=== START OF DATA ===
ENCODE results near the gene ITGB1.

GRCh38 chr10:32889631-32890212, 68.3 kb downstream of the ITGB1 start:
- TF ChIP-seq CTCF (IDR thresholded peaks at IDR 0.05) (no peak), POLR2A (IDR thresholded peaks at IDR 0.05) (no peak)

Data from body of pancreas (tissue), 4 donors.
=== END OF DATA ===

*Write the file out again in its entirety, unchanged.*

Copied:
ENCODE results near the gene ITGB1.

GRCh38 chr10:32889631-32890212, 68.3 kb downstream of the ITGB1 start:
- TF ChIP-seq CTCF (IDR thresholded peaks at IDR 0.05) (no peak), POLR2A (IDR thresholded peaks at IDR 0.05) (no peak)

Data from body of pancreas (tissue), 4 donors.